Tuesday, April 27, 2010

Studying and working

Studying and working can be done. It is just a matter of whether you work part time, full time, casually and have children in the mix. You may need to consider a part time study load at the beginning and increase the number of units the following semester if you think you can juggle you time and work commitments.

One thing that I cannot reiterate enough is to have a diary and use it! It can be a physical or an electronic one. Either way, diarise all your assignment due dates, dedicated study hours as well as social and work commitments to help you plan your semester. Don’t forget to include break days such as that Saturday trip to the beach!

As a mum of one who works from home part time and studies full time, I can only provide an insight from that perspective. I invite you to comment below with your tips on how you juggle your study load and work commitments.

Remember it can be done - just take one day at a time :)

Monday, April 19, 2010

University Student Etiquette

Don’t be seen as the rude student who thinks of themselves as above everyone else. Here are some tips for some common student etiquette:


- make a habit of arriving to tutorials or lectures late -
besides being rude, the lecturer will know you for the wrong reasons

- put your feet up on the seat in front of you – especially if someone is sitting there

- make out you know more than the lecturer – no one likes a ‘know it all’

- be too critical of another’s work especially if you haven’t done any yourself

- be the loafer when working on the group assignment – this is a quick way to lose friends

- put negative comments about lecturers or fellow students on your online social network page- anyone can access the internet and it will only reflect negatively on you

- ignore people – network and you will probably learn a thing or two

- forget who will be marking your assignment – ask questions and if you get a grade you are unhappy about – approach the marker sensibly and preferably after you have had a day to think about it.

- Write on the online Uni forum anything you may regret as it is not easily deleted

University is a fun time of learning. Don’t let poor student etiquette get in the way of making new friends, learning and generally enjoying University life.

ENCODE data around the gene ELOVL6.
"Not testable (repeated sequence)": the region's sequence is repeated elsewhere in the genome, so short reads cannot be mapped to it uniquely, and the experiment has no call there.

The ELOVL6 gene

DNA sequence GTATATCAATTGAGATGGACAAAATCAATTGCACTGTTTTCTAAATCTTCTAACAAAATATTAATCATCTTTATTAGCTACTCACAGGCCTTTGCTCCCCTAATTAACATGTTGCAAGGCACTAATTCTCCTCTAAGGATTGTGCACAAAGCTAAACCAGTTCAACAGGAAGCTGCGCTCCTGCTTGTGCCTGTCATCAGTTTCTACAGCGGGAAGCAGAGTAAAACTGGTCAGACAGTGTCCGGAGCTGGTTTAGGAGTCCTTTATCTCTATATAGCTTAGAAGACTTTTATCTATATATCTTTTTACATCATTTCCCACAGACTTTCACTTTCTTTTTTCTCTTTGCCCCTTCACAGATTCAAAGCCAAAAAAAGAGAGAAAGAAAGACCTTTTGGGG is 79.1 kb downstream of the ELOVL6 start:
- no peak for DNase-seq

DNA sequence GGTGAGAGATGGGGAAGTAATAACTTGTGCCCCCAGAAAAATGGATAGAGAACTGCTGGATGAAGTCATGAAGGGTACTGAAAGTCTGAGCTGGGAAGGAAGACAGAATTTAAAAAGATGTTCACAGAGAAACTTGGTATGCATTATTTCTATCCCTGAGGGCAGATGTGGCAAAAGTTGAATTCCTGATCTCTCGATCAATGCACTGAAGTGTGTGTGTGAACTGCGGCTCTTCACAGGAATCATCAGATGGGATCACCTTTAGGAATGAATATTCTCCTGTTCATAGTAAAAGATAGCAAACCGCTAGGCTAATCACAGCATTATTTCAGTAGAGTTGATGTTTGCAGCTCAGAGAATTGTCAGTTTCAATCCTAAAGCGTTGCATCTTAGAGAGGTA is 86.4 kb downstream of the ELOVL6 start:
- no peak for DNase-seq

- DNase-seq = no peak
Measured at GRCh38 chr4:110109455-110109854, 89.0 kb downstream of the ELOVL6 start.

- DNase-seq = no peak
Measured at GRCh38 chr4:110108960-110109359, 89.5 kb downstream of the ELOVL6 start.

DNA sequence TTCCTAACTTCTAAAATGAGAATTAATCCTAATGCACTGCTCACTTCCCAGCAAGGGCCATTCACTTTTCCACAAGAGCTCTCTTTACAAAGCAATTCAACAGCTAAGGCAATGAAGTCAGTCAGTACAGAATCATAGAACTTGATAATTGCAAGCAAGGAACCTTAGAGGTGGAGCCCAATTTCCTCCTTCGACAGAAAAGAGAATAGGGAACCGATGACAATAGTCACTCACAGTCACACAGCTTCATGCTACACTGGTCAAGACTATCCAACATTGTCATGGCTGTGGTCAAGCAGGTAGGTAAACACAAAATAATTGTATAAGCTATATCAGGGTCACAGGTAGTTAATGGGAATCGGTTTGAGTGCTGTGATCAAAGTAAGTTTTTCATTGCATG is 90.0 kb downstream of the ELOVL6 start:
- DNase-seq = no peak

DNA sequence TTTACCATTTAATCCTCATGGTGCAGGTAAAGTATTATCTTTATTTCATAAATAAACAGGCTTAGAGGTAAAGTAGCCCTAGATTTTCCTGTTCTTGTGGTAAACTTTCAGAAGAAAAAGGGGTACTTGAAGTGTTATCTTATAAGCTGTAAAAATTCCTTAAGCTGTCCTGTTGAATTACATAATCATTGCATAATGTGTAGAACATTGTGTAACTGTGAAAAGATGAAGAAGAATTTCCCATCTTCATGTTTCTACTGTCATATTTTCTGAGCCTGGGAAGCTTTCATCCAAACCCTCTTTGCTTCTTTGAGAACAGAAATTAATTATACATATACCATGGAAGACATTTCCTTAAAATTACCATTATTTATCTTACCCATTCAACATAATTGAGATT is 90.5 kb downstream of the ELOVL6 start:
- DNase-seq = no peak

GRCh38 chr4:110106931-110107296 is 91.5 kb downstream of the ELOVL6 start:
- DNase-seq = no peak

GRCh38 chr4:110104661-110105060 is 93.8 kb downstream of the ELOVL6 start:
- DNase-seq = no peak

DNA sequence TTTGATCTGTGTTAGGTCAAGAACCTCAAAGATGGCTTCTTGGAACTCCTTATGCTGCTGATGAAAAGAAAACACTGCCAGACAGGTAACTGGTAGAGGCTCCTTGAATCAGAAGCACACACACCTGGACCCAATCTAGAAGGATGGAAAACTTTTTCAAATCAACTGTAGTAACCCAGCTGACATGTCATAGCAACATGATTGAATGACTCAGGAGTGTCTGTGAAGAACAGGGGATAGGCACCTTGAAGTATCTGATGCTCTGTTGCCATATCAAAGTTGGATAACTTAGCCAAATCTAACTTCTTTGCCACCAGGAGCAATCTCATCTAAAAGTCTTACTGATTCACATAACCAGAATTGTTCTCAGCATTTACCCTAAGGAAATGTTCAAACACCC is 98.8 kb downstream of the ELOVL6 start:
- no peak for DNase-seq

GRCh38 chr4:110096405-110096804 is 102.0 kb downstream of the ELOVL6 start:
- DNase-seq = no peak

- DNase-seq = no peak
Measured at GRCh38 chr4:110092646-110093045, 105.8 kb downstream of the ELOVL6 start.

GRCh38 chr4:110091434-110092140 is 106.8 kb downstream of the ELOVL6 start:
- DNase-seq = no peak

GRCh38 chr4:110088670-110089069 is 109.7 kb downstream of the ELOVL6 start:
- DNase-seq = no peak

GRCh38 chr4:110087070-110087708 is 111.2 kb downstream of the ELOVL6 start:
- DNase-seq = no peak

Feel free to add your own tips!

Monday, April 12, 2010

Making friends at University

Making friends at University (Uni) when an external student is a little more difficult than if you are attending lectures on campus. You are not likely to see fellow students face to face unless you attend an Intensive School (where you attend a few days on campus with other external students) or have an examination with other students from your area.However, you can get to know people quite well through online communication.

Here are my tips to getting to know others in your course.

1. Introduce yourself in your online unit and read fellow students introductions – comment if someone has a similar interest to you or lives in a nearby location.
2. Find out who lives in your area that is studying your units. Usually a list of names and locations are made available to students studying the same units.
3. If attending an Intensive school, organise to meet with someone you have been chatting to within the unit.
4. If group work is required within a unit, join early, introduce yourself and make regular contributions.
5. Contribute to forum discussions and comment on fellow students posts. It is a great way to learn more about a person.

Your time at University is not only about learning but it also has an important social aspect. You never know, you might just find a lifelong friend!

Tuesday, April 6, 2010